What Games Worked Well for my Vision

Having noted all the challenges, I then discovered games like Ori and the Blind Forest, Yuko’s Island Express, and Brothers. Though I struggled to make out the finer details, the gameplay mechanics are both simple and forgiving, which makes my usual play style of trial and error a fun adventure.

Ori and the Blind Forest is a side scrolling action adventure. It’s full of silhouettes mixed with bright pops of color. I did struggle initially to differentiate the dangerous spikes from collectibles and enemies. Once I became more familiar with the game, I could mostly tell these objects apart.

Yuko’s Island Express is also a side scrolling action adventure, but its play style uses pinball mechanics to send the character in various directions on his mission to complete quests and gather collectibles. These pinball markers are brightly color-coded, so they weren’t too hard to see once I figured the mechanics out.

Brothers, in particular, is a must play. It has no text, no subtitles, and no real instructions or tutorials. The lack of features sound like a con, but the simplicity and beauty of this game makes it a joy to play especially as a person with low vision. This game is an adventure, puzzle game during which you venture through the world as two brothers solving puzzles and various dungeon challenges. The control scheme is also simple while still testing your hand-eye coordination quite a bit. One side of the controller (joystick and trigger) controls one brother and the other side controls the other brother. I found it to be unique, fun, and challenging.

Gameplay and Stream Quality

Gameplay data from games that I had previously played on my Xbox One synced quickly and easily within the Xbox Game Streaming app. I found this to be a pleasant surprise for sure since this program is still in beta. Stream quality on my home wi-fi was mostly smooth. I’m no professional gamer (and I’m blind), but I had zero noticeable controller lag or audio lag when using my Bluetooth headset.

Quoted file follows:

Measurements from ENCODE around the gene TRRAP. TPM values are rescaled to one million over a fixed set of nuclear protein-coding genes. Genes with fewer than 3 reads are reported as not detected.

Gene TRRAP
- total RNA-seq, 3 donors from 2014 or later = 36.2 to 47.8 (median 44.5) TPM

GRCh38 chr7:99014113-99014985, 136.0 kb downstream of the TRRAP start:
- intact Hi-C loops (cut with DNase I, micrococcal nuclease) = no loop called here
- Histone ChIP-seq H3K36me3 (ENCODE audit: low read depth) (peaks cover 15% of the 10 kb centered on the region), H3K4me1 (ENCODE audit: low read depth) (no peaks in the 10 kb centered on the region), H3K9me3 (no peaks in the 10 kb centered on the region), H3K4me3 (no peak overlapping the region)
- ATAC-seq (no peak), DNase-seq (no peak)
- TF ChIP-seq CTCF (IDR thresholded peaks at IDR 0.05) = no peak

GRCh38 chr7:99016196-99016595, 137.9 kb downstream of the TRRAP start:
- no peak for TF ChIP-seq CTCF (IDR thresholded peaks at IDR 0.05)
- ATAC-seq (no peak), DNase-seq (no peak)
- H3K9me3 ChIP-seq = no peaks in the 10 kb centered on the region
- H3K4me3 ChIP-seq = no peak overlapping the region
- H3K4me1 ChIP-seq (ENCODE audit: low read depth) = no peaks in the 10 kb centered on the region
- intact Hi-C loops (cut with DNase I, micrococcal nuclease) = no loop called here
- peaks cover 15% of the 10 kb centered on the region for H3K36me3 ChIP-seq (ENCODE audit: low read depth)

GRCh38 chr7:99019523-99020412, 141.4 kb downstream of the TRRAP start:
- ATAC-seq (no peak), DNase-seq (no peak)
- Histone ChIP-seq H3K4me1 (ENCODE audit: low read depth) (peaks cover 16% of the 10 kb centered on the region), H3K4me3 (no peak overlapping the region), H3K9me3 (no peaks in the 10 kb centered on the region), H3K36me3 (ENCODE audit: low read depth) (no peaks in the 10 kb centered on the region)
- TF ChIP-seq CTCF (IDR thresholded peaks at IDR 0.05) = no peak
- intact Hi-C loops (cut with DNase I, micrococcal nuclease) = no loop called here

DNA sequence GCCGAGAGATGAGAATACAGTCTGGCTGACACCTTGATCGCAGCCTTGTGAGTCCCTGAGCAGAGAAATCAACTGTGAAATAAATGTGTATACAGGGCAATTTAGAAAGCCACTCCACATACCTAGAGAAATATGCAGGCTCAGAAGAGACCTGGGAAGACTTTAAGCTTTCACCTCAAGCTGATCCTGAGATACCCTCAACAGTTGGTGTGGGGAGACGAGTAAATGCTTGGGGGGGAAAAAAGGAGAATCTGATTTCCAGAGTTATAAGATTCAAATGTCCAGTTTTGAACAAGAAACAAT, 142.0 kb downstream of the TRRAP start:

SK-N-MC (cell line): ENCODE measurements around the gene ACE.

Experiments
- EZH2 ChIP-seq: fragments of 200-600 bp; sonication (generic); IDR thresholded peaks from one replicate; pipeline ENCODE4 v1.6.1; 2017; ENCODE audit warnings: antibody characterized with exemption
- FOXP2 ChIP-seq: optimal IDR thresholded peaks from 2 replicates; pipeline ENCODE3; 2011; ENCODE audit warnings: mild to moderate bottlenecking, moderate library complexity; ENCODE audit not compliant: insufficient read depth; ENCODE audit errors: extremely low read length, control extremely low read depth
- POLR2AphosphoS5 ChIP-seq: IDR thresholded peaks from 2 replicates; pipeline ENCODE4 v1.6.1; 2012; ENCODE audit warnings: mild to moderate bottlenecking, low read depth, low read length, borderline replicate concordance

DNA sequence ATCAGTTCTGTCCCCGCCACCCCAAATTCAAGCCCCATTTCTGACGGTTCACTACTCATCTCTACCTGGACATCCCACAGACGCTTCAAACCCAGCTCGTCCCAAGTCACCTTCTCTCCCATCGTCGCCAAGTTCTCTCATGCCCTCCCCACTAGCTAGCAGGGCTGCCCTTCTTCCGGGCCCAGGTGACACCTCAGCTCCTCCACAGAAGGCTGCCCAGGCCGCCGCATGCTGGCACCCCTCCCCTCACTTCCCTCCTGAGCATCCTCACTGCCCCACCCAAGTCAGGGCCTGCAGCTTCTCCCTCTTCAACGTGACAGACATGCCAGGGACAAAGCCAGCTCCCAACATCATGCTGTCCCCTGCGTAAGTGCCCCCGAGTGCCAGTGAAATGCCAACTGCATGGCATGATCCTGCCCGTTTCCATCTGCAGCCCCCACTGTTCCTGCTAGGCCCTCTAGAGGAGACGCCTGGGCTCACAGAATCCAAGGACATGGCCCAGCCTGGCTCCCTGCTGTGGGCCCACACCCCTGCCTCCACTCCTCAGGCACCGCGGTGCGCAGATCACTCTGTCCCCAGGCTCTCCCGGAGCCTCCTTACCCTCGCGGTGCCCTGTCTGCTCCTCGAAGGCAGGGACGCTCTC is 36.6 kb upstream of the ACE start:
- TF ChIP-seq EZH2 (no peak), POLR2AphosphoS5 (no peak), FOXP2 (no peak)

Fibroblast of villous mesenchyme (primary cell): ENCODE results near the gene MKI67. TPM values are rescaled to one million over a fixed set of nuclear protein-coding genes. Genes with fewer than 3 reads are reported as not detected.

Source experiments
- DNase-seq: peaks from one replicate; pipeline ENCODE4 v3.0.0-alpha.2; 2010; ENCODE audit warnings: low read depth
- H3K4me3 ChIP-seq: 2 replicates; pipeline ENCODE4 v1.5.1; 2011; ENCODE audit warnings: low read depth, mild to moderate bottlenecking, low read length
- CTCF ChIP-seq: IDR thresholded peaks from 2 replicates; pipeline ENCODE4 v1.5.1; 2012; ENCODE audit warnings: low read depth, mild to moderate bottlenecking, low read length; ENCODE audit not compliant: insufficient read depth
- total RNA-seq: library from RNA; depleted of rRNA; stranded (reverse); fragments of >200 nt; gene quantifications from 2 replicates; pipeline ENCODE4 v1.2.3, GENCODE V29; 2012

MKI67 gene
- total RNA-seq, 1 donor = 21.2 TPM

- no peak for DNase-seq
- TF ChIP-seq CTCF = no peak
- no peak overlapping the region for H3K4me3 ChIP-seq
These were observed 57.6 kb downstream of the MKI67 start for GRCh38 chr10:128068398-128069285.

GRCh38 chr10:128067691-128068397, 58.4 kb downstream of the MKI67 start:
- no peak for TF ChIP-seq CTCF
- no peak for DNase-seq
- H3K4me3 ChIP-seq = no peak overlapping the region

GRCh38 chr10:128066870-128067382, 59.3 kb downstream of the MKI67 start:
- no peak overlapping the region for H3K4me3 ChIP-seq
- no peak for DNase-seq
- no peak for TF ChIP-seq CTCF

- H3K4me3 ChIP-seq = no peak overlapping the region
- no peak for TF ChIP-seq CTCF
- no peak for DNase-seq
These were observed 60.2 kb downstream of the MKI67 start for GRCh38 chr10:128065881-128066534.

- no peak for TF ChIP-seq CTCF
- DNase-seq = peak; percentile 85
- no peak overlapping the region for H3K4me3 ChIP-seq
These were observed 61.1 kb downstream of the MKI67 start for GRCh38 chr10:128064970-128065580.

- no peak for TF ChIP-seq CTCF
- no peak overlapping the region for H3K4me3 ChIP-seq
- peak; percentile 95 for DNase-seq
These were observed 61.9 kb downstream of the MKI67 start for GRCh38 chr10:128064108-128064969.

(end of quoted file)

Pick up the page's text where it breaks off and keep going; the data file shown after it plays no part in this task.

Convenience

The convenience factor of pulling out my phone and controller to play full XBox games wherever I am is new and fun. Eventually the Game Pass games will be included with xCloud as well, and if I’m understanding the articles correctly, Project xCloud will be included within the price of XBox Game Pass. Game Pass is currently $9.99 USD per month.

The convenience of xCloud becomes a challenge if you share your X-Box games and/or account with anyone else. Logging into xCloud will kick anyone using any games you’ve purchased offline much the same way as X-Box Play Anywhere does.

Would I recommend this to other blind people?

I would recommend this to any serious gamer or to anyone looking for a fun experiment. If your vision is more limited than mine, which is around 20/700-20/800 best corrected to 20/400 with glasses, then this may be an even bigger struggle for you. I enjoyed my experience with it despite the numerous in-game deaths. I’ll keep giving it a shot, especially for new games that I haven’t had the chance to play in the past. When it becomes a paid service, I’ll most likely give it up because it’s not practical for me personally, but who really knows? I’ve been squinting at my Switch since Christmas, so I may change my mind.

This review has been a fun experience, and I hope to work on more reviews, including some with my new Nintendo Switch. If you would be interested in more reviews from this blind gamer on console, PC, or Switch games, let me know.

Stay curious.

I have Albinism and am legally blind. I have a Master's degree in Clinical Mental Health Counseling. I'm currently pursuing my passion of writing through this blog and for the Albinism InSight magazine.